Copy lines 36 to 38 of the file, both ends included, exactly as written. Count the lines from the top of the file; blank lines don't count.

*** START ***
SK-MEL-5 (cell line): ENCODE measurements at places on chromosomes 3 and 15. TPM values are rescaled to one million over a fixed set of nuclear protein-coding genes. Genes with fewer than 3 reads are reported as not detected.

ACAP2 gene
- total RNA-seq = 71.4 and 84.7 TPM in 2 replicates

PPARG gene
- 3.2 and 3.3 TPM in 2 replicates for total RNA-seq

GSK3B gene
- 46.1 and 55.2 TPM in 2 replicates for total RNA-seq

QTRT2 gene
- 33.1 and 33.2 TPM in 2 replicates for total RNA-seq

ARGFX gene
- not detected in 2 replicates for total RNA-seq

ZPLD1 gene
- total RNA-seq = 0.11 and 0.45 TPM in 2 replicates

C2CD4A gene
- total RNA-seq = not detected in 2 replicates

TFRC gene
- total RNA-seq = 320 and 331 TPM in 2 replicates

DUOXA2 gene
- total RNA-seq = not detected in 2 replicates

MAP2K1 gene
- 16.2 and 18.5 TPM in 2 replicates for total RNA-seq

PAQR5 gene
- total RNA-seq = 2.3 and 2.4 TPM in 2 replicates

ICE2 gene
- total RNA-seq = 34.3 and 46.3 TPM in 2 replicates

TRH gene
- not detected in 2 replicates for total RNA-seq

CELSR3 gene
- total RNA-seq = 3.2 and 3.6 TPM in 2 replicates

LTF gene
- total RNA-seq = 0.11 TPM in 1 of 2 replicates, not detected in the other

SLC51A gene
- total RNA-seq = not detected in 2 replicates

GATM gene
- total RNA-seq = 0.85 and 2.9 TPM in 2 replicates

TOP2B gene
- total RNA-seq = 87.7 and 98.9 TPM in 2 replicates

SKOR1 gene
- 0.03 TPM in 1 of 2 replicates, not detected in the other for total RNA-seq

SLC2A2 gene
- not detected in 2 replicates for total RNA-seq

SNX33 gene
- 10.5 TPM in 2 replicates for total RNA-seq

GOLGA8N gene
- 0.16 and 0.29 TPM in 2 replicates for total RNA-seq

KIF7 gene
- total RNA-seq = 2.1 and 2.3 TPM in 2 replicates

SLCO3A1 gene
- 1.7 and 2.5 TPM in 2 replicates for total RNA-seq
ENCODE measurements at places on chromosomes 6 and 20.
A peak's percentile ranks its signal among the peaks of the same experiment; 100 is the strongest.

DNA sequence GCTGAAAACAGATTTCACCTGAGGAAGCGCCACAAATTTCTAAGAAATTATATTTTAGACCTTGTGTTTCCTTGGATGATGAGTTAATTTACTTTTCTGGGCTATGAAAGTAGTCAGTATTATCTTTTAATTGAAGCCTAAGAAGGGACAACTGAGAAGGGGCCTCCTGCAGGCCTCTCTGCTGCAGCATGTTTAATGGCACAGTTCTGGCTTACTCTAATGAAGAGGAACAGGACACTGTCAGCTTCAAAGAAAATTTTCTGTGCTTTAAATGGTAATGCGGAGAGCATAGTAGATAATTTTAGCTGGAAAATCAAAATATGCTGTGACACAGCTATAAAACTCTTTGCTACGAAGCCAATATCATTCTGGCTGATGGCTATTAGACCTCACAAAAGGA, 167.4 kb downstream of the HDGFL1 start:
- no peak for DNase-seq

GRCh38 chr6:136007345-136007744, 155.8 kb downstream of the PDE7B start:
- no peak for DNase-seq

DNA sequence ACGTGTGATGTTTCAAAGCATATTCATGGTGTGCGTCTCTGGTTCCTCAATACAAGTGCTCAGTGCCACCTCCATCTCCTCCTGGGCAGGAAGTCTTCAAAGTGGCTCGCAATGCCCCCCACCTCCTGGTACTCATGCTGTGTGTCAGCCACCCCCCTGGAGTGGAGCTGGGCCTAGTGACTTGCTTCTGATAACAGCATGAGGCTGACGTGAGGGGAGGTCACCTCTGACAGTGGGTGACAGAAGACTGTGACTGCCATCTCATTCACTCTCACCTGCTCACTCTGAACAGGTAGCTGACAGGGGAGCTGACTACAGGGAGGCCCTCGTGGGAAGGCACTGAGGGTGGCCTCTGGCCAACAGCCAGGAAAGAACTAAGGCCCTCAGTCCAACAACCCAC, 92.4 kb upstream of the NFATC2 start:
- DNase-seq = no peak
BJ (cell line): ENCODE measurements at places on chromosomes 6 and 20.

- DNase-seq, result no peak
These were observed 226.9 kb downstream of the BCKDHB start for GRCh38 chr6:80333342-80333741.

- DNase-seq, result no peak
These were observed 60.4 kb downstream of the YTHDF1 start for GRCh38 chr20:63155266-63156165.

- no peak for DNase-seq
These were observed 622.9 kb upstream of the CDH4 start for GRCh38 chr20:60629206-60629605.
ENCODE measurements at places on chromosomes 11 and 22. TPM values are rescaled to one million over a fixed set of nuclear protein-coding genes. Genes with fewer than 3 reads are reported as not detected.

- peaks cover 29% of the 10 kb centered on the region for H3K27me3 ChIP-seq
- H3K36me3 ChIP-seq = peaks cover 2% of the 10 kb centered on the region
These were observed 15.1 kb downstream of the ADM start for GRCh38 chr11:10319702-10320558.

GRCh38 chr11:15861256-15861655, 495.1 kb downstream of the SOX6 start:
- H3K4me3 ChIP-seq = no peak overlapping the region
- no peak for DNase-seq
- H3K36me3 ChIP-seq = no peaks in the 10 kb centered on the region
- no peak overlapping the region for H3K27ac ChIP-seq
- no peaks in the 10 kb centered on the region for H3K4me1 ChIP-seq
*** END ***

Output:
TOP2B gene
- total RNA-seq = 87.7 and 98.9 TPM in 2 replicates

SKOR1 gene